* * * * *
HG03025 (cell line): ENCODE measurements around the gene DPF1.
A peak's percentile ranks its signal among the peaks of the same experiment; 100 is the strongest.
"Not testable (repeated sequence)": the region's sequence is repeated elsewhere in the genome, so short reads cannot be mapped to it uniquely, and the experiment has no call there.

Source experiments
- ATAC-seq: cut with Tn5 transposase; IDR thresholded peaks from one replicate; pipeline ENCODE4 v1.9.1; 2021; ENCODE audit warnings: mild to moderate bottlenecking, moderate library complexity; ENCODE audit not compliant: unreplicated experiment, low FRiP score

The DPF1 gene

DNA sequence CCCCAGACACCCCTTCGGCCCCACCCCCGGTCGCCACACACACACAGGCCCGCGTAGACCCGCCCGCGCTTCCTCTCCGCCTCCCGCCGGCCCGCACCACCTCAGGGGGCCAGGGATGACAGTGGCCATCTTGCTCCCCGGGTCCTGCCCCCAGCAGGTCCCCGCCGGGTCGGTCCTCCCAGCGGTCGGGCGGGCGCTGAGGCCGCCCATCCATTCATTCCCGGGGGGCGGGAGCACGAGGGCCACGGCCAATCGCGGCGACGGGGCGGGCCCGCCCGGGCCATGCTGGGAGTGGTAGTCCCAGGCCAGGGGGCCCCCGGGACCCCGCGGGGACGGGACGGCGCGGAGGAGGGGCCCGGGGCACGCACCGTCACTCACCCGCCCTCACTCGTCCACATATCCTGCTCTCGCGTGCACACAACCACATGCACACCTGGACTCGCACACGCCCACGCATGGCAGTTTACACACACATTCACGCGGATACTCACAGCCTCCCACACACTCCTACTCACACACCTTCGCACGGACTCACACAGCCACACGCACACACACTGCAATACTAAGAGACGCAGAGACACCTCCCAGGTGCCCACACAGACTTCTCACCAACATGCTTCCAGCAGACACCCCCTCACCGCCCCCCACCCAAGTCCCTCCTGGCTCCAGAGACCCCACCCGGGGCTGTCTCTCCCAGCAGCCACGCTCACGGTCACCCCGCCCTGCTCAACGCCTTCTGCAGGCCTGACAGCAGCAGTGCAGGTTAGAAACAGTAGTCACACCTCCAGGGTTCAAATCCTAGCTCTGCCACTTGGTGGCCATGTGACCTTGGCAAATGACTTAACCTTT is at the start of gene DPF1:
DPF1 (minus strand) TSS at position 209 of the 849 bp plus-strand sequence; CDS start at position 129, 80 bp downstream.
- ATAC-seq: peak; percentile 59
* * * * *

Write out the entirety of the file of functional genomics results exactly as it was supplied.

HG03025 (cell line): ENCODE measurements around the gene DPF1.
A peak's percentile ranks its signal among the peaks of the same experiment; 100 is the strongest.
"Not testable (repeated sequence)": the region's sequence is repeated elsewhere in the genome, so short reads cannot be mapped to it uniquely, and the experiment has no call there.

Source experiments
- ATAC-seq: cut with Tn5 transposase; IDR thresholded peaks from one replicate; pipeline ENCODE4 v1.9.1; 2021; ENCODE audit warnings: mild to moderate bottlenecking, moderate library complexity; ENCODE audit not compliant: unreplicated experiment, low FRiP score

The DPF1 gene

DNA sequence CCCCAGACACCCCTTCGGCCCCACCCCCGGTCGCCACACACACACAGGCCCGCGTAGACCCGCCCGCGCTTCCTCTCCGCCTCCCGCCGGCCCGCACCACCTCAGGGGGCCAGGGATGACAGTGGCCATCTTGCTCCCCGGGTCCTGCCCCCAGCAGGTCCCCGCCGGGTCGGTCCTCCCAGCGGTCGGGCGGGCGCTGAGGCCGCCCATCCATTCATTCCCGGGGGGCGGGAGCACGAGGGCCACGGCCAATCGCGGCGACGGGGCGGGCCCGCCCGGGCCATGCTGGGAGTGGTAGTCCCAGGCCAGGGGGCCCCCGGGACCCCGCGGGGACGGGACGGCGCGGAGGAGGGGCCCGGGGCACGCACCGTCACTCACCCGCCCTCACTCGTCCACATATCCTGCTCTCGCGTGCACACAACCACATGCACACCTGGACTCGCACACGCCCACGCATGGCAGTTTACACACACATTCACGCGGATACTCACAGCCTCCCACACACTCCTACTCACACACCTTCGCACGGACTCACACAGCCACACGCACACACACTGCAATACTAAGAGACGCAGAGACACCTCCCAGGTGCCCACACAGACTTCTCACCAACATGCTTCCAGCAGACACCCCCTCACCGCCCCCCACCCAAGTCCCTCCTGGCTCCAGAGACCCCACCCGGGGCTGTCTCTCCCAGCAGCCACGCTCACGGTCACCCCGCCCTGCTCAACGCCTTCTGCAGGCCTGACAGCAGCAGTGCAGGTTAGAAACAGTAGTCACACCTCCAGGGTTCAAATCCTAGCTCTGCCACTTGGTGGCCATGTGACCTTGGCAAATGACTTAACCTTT is at the start of gene DPF1:
DPF1 (minus strand) TSS at position 209 of the 849 bp plus-strand sequence; CDS start at position 129, 80 bp downstream.
- ATAC-seq: peak; percentile 59